Korean Society: Civil Society, Democracy, and the State

By Charles K. Armstrong | Go to book overview

6


The South Korean student movement

Undongkwŏn as a counterpublic sphere

Namhee Lee

The Historical Emergence of Undongkwŏn

In the late 1980s, the South Korean student movement was considered one of the most important political actors in Korean society, second only to the military. In 1986, a government official privately remarked that South Korea seemed to be “at the brink of choosing either a military republic or a student republic.” 1 Leaders of national student organizations such as the National Students' Alliance (Chŏnhangnyŏn, organized in 1985) and the National University Students' Committee (Chŏndaehyŏp, organized in 1987) were portrayed as “heroes” and as “the year's most important persons” by the mass media. 2 Without the persistence and sacrifice of the students, South Korea would not have achieved the level of democracy nor seen the rise of civil society that occurred in the 1990s. 3

Students were widely recognized by the South Korean public as “a force of conscience” (yangsim seryŏk); much like former East European dissidents, they were “morally superior” because they spoke what was in everybody's mind, without considering the consequences. 4 In the 1970s, when the draconian Yushin measures of Park Chung Hee kept everyone silent, students dared to speak. In the 1980s, the Kwangju Uprising interjected a revolutionary fervor in the social movement at large in South Korea. The post-Kwangju social movement was to be “revolutionary” and “minjung-oriented, ” as opposed to being merely anti-government. The student movement was at the forefront of this new movement, providing theoretical articulation, intellectual vigor, organizational strength, and physical force. It was also through their great sacrifice that the students profoundly changed the landscape of social activism; many lost their lives, many more were expelled or voluntarily quit school, and an unprecedented number of students changed their life-course to become factory workers. 5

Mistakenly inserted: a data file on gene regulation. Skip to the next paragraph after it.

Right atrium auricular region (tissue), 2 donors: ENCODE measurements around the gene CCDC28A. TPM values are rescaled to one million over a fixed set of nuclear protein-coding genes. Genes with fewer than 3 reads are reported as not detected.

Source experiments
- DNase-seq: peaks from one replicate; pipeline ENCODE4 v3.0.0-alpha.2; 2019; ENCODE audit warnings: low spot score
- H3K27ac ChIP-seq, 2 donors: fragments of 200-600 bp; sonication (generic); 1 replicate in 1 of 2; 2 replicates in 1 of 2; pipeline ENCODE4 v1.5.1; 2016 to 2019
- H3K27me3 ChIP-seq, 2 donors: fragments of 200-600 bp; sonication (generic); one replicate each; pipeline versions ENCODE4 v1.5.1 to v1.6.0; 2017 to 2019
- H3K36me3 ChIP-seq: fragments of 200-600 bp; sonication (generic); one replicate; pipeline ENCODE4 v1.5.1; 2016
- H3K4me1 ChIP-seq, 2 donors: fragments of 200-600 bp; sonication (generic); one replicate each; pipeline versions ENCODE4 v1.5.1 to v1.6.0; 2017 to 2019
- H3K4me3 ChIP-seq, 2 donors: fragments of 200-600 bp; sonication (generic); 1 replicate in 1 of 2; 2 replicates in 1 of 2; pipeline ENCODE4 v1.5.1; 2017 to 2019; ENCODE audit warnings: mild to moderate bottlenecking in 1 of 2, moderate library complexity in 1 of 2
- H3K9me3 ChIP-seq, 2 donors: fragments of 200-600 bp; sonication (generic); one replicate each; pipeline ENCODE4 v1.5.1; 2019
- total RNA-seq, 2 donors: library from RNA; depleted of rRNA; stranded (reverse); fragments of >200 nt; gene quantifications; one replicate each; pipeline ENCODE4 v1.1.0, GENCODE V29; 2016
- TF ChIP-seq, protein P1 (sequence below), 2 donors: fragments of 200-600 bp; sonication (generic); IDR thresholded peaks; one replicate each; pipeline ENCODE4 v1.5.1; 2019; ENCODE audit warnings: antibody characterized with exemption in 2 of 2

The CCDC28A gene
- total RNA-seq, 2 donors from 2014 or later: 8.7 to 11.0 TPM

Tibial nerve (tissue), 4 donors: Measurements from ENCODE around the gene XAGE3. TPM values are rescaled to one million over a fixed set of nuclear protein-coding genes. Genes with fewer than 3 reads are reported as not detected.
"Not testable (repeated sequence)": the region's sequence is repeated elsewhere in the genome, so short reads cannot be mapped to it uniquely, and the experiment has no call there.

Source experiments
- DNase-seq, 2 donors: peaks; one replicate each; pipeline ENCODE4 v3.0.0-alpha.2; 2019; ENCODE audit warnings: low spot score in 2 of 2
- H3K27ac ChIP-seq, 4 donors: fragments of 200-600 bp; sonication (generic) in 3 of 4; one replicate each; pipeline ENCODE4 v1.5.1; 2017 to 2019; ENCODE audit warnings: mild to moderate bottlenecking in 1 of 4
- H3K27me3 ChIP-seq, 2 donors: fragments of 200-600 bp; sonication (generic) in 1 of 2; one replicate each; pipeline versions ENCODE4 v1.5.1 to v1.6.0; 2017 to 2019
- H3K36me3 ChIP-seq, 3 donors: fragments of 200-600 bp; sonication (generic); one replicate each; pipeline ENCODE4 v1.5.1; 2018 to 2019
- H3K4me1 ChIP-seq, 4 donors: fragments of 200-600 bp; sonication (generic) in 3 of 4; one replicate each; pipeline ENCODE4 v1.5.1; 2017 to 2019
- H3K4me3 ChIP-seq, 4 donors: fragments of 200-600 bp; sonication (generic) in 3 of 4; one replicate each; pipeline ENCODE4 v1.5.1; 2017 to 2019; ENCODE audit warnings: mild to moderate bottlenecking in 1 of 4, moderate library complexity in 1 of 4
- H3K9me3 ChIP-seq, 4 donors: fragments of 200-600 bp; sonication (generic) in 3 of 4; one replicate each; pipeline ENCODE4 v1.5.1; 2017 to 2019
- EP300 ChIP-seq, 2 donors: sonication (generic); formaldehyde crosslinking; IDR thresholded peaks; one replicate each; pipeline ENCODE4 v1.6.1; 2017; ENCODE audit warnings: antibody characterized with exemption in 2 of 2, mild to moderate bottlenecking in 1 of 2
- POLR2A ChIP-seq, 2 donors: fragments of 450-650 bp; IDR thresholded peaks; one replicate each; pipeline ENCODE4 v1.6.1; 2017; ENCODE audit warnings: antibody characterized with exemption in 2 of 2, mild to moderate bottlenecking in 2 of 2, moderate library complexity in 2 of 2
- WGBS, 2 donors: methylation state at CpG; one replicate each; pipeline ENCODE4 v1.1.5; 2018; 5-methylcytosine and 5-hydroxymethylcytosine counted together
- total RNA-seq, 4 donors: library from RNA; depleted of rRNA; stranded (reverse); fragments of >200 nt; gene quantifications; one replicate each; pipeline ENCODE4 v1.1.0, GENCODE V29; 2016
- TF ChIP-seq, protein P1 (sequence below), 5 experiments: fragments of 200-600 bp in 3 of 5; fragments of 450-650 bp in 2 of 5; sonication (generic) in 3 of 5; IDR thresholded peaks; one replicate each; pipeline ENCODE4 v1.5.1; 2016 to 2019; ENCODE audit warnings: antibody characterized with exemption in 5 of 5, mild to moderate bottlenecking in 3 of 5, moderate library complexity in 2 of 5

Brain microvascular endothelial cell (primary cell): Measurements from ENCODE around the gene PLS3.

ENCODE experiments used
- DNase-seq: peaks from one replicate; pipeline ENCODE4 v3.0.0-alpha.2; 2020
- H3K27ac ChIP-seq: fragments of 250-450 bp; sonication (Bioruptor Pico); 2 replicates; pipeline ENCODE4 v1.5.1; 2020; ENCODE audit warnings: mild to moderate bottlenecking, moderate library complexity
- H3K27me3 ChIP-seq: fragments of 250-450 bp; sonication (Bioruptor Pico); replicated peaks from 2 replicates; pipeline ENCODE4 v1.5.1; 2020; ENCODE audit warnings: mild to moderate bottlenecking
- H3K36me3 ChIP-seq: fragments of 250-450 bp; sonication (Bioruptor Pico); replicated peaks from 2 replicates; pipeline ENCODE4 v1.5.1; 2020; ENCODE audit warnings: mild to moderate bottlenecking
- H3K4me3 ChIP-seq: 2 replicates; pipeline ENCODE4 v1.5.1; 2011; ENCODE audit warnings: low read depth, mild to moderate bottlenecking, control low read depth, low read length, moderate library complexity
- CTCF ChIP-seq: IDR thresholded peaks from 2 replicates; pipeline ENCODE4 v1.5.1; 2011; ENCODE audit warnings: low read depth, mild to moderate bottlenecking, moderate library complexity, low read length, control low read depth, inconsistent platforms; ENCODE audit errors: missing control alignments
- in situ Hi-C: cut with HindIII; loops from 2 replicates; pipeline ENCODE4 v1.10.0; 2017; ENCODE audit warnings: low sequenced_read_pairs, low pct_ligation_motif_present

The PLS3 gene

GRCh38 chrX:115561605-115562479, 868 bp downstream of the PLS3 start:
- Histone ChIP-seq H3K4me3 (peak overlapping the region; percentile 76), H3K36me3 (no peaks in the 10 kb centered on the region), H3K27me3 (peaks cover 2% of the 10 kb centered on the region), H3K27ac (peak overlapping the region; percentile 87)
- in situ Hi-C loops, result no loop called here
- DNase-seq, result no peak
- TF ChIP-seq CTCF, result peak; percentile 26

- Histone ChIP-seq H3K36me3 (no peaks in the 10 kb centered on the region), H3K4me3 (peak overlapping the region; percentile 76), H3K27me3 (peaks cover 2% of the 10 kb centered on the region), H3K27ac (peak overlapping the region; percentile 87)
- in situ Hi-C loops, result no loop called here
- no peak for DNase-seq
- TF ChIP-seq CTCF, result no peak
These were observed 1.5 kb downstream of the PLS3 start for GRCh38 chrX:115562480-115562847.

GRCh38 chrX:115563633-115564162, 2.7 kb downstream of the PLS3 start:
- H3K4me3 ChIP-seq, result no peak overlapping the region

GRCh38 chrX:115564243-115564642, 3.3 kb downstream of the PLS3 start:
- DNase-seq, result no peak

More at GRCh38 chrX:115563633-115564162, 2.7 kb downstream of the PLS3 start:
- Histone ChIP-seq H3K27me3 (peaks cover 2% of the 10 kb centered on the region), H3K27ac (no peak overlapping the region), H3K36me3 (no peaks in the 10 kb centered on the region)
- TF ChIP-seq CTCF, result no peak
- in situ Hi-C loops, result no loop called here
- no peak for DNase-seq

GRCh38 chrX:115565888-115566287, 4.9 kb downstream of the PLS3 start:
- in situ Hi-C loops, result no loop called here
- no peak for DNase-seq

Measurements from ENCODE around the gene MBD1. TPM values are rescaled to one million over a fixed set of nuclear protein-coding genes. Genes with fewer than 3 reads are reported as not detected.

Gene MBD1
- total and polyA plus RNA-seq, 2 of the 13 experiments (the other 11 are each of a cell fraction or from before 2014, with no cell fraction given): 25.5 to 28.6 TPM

Claiming themselves to be a voice of conscience and the true representative of the minjung (common people), the students “presented the issues” to society. All of the major political, social, economic, and cultural issues confronting Korean society, from the regime's political legitimacy, questions of distributive justice, the truth of the Kwangju Uprising, to reunification,

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